Where are the most inventive, market reactive and just plain fun insurance products coming from? The answer may be China. Even though China’s soccer team did not make the World Cup they still have World Cup fever, and some China-based insurers have launched a several micro-insurance products that cover possible effects from what is now being called, “The Beautiful Game”. Here’s a look at three interesting ones:
An Cheng is selling a product that is good for one World Cup round – it can be renewed for subsequent rounds, and if your team loses, you can submit a claim for the heartbreak your team has caused you. To show that actuarial due diligence and underwriting analysis has been applied to the product development process, England’s team has been excluded as one of the teams covered under this policy. Pity the poor English fans, slammed by actuaries. Of the three policies, this coverage smacks of blatantly of gambling, but really it’s more marketing hutzpah than insurance. The policy costs 8 Yuan ($1.28) and only pays out 18 Yuan ($2.89) which is NOT paid out in cash but as a credit to Taobao – a shopping site owned by Alibaba.
Sold by Zhong An, this policy will cover medical expenses if the insured is beaten up by soccer hooligans from another country. But only if the insured is not the aggressor –one policy condition mandates that the insured cannot be the one who started the fight. The premium is 3 Yuan ($ 0.48) and provides 10,000 Yuan ($1,604) of coverage. While this is also a sensational type of policy with the level of hooliganism that occurs within the European soccer market, Hooliganism insurance could actually have legs. Could this create a new market for those risk sensitive soccer fans who feel hooliganism is out of control?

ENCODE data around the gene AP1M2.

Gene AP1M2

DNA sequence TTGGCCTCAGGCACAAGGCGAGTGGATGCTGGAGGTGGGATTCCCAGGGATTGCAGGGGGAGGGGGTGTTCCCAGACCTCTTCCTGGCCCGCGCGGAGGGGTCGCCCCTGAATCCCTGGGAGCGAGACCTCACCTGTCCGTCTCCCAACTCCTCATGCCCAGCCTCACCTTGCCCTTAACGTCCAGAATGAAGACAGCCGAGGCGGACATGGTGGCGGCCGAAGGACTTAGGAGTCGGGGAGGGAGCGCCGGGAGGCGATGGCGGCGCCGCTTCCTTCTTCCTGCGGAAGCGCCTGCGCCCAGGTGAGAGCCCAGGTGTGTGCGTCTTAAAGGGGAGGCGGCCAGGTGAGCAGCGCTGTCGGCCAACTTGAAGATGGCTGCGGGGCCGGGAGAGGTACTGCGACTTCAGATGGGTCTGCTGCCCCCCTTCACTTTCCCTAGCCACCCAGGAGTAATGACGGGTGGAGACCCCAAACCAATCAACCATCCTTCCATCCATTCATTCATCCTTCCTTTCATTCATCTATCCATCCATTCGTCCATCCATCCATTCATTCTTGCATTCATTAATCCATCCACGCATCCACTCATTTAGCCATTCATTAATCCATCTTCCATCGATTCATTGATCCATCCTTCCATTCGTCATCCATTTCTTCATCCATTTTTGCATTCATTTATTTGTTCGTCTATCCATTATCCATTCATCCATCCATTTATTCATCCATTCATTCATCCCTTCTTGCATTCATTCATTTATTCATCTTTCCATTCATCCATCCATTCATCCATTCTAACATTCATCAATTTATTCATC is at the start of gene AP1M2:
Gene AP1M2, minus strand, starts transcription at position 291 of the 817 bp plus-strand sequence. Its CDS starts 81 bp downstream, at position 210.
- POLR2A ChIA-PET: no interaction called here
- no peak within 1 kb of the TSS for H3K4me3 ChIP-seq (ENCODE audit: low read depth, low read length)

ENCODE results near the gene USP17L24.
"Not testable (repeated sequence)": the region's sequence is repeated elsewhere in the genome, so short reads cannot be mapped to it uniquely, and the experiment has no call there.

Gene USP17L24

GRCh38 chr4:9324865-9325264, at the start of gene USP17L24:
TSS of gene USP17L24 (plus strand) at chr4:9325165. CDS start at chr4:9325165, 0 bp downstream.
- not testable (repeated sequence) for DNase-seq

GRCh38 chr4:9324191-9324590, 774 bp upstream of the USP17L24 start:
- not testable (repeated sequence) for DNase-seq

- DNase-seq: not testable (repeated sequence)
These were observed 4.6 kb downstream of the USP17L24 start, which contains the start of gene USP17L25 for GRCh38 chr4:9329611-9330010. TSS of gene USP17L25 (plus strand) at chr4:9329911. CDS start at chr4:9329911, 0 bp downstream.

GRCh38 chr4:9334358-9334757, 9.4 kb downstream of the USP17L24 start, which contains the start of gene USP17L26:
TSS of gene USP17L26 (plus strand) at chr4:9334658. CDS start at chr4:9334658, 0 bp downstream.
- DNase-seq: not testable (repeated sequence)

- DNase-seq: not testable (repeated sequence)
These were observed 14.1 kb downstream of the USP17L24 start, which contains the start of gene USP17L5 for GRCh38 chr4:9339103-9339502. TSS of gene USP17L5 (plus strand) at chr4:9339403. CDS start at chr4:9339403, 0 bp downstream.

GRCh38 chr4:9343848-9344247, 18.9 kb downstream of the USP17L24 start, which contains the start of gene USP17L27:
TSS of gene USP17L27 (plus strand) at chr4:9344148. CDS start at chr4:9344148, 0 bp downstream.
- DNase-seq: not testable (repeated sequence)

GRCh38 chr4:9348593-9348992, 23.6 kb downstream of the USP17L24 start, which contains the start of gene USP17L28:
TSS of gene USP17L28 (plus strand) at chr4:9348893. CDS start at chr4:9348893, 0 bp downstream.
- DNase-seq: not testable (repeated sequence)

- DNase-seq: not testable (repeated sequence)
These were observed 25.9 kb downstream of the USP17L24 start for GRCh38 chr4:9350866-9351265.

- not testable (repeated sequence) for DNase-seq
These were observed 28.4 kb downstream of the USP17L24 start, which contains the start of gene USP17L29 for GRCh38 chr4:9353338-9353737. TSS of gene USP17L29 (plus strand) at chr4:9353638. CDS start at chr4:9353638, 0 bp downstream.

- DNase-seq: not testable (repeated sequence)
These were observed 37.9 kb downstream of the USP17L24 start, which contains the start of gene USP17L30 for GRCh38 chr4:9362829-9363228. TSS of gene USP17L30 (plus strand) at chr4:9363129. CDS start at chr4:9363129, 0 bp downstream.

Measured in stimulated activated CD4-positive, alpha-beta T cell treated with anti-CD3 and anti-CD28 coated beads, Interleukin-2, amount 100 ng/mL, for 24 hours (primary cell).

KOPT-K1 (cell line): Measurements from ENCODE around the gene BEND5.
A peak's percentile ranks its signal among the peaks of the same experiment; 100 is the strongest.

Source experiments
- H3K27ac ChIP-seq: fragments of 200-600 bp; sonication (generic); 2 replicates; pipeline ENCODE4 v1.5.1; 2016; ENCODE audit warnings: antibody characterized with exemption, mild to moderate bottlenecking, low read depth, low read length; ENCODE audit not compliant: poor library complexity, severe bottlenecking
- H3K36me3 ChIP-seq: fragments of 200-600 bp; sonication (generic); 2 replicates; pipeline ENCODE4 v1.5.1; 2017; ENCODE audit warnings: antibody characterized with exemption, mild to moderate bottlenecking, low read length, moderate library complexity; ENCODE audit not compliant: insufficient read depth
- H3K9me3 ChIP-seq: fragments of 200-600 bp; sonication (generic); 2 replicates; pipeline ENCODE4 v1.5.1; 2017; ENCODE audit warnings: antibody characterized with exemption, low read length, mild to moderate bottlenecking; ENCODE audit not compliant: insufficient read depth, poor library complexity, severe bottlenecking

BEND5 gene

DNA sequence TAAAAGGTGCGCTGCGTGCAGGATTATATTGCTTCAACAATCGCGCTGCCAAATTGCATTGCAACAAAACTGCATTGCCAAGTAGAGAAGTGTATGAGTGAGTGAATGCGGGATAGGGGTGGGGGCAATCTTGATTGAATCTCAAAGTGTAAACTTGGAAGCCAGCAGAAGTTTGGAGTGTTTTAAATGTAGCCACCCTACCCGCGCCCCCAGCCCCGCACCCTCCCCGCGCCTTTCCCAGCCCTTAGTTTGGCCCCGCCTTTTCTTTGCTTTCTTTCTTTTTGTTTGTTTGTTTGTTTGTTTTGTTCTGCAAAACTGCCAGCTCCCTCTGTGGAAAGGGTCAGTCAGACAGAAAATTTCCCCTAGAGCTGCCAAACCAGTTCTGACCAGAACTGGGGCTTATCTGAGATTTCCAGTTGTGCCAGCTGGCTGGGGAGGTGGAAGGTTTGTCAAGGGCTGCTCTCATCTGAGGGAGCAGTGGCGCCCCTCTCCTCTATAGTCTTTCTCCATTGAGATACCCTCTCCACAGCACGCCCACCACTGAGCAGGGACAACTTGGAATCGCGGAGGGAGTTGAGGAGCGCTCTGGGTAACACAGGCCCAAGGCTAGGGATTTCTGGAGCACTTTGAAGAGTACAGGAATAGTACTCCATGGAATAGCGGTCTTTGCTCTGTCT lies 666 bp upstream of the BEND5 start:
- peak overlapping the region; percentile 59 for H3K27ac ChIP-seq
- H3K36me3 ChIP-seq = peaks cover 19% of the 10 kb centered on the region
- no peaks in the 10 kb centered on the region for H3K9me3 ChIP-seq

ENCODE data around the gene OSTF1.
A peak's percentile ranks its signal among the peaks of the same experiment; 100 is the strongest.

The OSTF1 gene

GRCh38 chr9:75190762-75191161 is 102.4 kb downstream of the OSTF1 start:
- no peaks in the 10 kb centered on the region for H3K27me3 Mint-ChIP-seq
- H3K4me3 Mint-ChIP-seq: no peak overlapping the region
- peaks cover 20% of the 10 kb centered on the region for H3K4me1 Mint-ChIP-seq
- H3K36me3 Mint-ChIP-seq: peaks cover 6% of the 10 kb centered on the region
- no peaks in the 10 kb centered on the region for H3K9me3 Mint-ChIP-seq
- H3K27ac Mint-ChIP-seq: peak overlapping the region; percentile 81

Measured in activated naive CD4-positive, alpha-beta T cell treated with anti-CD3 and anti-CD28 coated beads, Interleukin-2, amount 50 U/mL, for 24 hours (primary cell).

Zhong An also comes in with a product titled “Acute Gastroenteritis Insurance Health Insurance World Cup Soccer” (courtesy Google Translate) which covers 2,000 Yuan ($321) for hospitalization costs, 200 Yuan ($32) of emergency expenses and 10,000 Yuan ($1,604) of death benefits from acute gastroenteritis (stomach flu) from eating the wrong things at the World Cup, all for only 3 Yuan ($ 0.48).
While these products aren’t going to have a serious impact on the bottom lines of Zhong An or An Chen, they are great marketing ploys that put their names out in front of a lot of potential clients, especially younger ones who might not normally think of their insurance needs. This falls into the league of “Great Marketing Gimmicks” similar to the one that Berkshire Hathaway’s Warren Buffett leveraged during the NCAA finals (for more on that, please see an earlier blog)
What do insurers need to have in place to successfully launch micro products like this in the first place? How do they make this a profitable venture and how do they capitalize on any success from it? There are several things that insurers would need to focus on: